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  25. Stories, Lives, and Basic Survival: A Refinement and Defense of the Narrative View.Marya Schechtman - 2007 - Royal Institute of Philosophy Supplement 60:155-178.
    Everyone loves a good story. But does everyone live a good story? It has frequently been asserted by philosophers, psychologists and others interested in understanding the distinctive nature of human existence that our lives do, or should, take a narrative form. Over the last few decades there has been a steady and growing focus on this narrative approach within philosophical discussions of personal identity, resulting in a wide range of narrative identity theories. While the narrative approach has shown great promise (...)
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  26. Narrative and Understanding Persons.Daniel D. Hutto - 2007 - Royal Institute of Philosophy Supplement 60:1-16.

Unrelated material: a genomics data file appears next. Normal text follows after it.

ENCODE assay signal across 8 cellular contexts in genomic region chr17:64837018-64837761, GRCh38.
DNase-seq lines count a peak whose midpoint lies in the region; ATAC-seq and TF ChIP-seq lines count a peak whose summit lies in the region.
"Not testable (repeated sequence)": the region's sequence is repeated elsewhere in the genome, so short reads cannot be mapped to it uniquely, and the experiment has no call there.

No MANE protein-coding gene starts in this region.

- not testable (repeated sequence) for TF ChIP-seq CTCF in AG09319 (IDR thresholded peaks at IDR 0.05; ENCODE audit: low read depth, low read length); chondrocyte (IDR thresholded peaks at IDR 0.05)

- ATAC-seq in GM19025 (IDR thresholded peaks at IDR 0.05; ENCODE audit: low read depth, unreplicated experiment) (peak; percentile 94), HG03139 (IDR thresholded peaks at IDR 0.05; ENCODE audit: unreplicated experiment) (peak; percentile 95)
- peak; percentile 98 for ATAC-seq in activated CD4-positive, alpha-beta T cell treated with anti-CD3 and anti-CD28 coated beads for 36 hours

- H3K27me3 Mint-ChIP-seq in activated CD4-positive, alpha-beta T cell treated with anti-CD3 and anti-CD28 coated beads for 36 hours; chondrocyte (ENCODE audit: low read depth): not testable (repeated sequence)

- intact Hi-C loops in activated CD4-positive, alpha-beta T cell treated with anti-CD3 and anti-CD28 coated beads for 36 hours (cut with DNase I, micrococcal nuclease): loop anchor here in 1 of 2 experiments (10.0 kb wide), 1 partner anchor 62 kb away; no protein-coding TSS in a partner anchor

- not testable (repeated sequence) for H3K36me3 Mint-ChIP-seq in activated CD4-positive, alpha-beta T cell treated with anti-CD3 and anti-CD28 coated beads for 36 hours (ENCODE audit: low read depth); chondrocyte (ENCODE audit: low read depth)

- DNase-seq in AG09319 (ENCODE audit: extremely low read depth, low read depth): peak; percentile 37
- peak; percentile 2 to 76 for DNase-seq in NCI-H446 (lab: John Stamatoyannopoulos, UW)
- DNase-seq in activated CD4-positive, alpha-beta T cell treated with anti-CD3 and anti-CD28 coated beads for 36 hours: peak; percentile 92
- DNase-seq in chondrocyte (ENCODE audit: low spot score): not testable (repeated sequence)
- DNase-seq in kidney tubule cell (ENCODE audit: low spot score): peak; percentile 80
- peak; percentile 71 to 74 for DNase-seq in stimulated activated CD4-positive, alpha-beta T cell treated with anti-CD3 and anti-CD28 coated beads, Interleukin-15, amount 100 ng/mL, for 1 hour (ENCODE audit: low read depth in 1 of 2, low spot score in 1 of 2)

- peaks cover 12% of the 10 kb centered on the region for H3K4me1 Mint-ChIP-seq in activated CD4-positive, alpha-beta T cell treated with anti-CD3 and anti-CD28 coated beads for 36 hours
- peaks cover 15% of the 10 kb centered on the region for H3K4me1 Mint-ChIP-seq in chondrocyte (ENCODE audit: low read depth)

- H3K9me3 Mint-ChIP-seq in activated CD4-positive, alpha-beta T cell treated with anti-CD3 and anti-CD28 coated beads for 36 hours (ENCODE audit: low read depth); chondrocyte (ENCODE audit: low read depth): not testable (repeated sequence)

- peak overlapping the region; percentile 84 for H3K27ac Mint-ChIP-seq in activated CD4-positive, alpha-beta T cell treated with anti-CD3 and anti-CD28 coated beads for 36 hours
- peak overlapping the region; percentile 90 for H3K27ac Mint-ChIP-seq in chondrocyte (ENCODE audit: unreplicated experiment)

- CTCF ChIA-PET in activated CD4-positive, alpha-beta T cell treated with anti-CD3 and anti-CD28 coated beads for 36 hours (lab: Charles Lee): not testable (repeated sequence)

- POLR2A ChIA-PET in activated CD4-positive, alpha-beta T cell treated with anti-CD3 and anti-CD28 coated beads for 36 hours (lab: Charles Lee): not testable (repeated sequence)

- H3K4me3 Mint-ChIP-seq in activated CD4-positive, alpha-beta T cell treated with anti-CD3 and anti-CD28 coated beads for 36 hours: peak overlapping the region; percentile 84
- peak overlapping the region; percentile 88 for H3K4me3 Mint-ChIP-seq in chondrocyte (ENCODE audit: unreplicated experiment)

The human world is replete with narratives – narratives of our making that are uniquely appreciated by us. Some thinkers have afforded special importance to our capacity to generate such narratives, seeing it as variously enabling us to: exercise our imaginations in unique ways; engender an understanding of actions performed for reasons; and provide a basis for the kind of reflection and evaluation that matters vitally to moral and self development. Perhaps most radically, some hold that narratives are essential for (...)
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  27. Narrative Identity as a Theory of Practical Subjectivity. An Essay on Reconstruction of Paul Ricœur’s Theory. T. - 2012 - Russian Sociological Review 11 (2):100-121.
    The concept of personal identity is one of the most sensitive questions in Paul Ricoeur’s oeuvre. In this article we show what makes originality of Ricoeur’s conception of narrative identity by analyzing the way it is presented in Oneself as Another and by pointing out the difference between the ricoeurian concept and the concept of narrative identity, introduced by Alasdair MacIntyre. For this reason we would like to focus on the analysis of configuration and refiguration, studied by Ricoeur in his (...)